States Take Wait and See Approach on Fracking Regulation
A debate over how and whether to regulate hydraulic fracturing, or “fracking,” is gaining momentum in state legislatures and municipal councils across the country. Fracking refers to the method of extracting natural gas from shale rock embedded within the earth by injecting water, sand and a mixture of chemical additives deep into the ground at high pressures. The mixture breaks through rock to allow oil and gas to flow to the surface. Evolving technologies in this process have not only made fracking easier, but also much less expensive. These cuts in price have led to a shale revolution across the states, one that has completely changed the shape of the United States energy economy.
Fracking has boosted the domestic supply of crude oil and gas so dramatically that, according to NCSL, the U.S. has become the world’s largest natural gas producer and third largest oil producer. While fracking provides tremendous benefits to state economies, environmentalists have raised a number of concerns with fracking and question the repercussions on surrounding water supplies and wildlife. Furthermore, the localities within which fracking occurs are often left dealing its purported drawbacks, both financial and environmental. So far, the majority of the debates in states, cities and towns have focused on examining the proper role that state and local governments should play in regulating the beneficial but controversial activity. Only a relatively small amount of concrete policy has emerged from these debates.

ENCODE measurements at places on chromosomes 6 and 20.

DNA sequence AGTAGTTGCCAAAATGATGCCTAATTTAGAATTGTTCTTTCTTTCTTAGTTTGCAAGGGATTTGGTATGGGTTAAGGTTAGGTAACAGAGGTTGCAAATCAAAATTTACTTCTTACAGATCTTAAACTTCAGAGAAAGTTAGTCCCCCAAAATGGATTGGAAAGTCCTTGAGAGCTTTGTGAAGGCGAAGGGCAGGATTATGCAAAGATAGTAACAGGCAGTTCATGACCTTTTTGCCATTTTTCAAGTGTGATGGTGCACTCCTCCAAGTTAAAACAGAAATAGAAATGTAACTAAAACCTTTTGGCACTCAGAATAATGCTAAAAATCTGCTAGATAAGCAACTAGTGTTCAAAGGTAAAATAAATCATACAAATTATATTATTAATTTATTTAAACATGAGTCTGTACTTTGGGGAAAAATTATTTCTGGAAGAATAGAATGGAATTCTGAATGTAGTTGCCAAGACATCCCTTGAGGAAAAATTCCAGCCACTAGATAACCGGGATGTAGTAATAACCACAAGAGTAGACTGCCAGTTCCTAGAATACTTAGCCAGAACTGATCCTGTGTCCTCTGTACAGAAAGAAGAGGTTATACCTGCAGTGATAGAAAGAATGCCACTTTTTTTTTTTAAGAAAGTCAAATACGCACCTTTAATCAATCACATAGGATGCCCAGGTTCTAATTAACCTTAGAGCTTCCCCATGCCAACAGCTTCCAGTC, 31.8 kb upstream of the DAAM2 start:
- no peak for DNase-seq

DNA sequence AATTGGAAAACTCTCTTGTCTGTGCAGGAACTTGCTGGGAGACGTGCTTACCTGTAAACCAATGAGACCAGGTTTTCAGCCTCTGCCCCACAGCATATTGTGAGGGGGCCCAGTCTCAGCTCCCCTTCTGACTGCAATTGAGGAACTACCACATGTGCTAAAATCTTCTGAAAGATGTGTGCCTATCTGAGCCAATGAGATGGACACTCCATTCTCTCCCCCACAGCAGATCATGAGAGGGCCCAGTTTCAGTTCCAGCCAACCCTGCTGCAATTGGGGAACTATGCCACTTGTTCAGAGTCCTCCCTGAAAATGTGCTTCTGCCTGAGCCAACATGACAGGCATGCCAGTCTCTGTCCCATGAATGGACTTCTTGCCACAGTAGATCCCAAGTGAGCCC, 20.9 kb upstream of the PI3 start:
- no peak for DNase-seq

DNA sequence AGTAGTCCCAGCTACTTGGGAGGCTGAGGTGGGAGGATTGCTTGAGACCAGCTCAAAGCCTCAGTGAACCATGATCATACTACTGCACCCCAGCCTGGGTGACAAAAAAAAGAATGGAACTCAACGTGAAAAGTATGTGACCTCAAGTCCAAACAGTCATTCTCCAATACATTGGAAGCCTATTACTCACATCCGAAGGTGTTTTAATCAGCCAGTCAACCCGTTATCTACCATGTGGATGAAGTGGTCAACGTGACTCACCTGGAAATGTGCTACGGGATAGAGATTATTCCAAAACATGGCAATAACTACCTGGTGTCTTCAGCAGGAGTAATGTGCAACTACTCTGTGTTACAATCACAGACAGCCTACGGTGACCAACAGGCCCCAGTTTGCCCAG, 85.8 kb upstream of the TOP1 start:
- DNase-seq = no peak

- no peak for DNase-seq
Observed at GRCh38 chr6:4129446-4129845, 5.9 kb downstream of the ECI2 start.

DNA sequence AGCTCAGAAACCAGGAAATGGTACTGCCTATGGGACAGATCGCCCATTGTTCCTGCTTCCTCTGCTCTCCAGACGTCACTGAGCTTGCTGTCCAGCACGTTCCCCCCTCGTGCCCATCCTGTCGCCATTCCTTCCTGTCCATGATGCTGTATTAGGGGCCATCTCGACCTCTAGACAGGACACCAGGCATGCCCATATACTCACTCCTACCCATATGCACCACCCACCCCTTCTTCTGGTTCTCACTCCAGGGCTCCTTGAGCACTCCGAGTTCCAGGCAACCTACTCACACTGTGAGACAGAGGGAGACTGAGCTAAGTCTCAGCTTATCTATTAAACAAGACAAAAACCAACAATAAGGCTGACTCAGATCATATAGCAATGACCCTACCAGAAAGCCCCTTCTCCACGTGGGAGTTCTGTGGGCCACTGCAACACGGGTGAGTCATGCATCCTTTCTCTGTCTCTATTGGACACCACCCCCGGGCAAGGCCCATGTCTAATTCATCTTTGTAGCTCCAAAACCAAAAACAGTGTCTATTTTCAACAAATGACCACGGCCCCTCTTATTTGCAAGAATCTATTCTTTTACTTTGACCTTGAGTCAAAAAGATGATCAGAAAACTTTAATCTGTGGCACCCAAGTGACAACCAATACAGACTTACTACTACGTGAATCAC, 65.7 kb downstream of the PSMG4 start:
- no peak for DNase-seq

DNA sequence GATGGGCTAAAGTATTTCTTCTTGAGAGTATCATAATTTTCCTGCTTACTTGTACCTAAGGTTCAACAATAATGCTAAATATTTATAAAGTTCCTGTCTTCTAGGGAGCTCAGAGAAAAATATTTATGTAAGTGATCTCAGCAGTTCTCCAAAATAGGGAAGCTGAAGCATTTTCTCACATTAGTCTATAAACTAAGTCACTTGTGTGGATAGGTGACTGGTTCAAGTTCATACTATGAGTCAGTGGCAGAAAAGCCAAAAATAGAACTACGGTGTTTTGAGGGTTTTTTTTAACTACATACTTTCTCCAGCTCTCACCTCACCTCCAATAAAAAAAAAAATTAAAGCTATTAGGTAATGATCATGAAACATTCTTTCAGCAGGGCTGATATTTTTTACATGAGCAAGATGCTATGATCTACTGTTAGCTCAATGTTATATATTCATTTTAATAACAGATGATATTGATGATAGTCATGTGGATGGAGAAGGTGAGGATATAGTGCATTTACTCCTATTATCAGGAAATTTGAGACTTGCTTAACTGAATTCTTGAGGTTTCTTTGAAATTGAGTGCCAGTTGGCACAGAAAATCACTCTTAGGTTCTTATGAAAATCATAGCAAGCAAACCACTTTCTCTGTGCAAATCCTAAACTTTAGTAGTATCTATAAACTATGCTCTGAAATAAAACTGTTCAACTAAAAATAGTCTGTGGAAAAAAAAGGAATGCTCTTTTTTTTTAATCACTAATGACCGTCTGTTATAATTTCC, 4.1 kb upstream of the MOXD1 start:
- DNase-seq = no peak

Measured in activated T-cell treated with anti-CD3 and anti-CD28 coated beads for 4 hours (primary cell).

To date, only two states have outright banned the practice. Vermont banned fracking in 2012, followed by New York in 2014. Earlier this year, Maryland enacted a moratorium on fracking through 2017, until the state’s Department of Environment has time to examine the issue and promulgate rules regulating the practice. Arizona, Florida, Hawaii, Illinois, Massachusetts, Nevada, New Hampshire, New Jersey, Oregon and the U.S. Congress have all proposed legislation this year that would ban the practice; none of these proposals have gone on to become law.
States and municipalities often have overlapping jurisdiction in the areas where fracking occurs and a number of local councils have taken steps to regulate the practice within their confines, often to the chagrin of state governments. Municipalities in 23 states have enacted ordinances that prohibit fracking locally. State governments in states where fracking has been a major boon have in turn begun to react to these local bans. Both Oklahoma and Texas have passed bills that prohibit the local regulation of fracking. Colorado also considered, but did not pass, a similar bill. In a rebuke to the legislative and executive branches, Oklahoma’s Supreme Court unanimously ruled that citizens of the state may sue oil and gas companies for property damage sustained during earthquakes, which have increased in the state since the introduction of fracking. Ohio’s Supreme Court in February also ruled that local governments may not regulate fracking, reserving that power to the state itself.
Just this year, a total of 31 states considered 187 bills relating to the regulation of fracking. Only a small number of these have become law, including the moratorium in Maryland and local prohibitions in Oklahoma and Texas. This indicates that while being a hot button issue for lawmakers, the majority of states are taking a wait-and-see approach, hesitant to intervene in an industry that has proved to be so economically valuable. All of the circumstances surrounding the issue of fracking – environmental and public health concerns; the benefit of boosted state economies; the amount of municipalities weighing in on the issue – have set up fracking regulation to once again be considered as a major issue during the 2016 legislative session.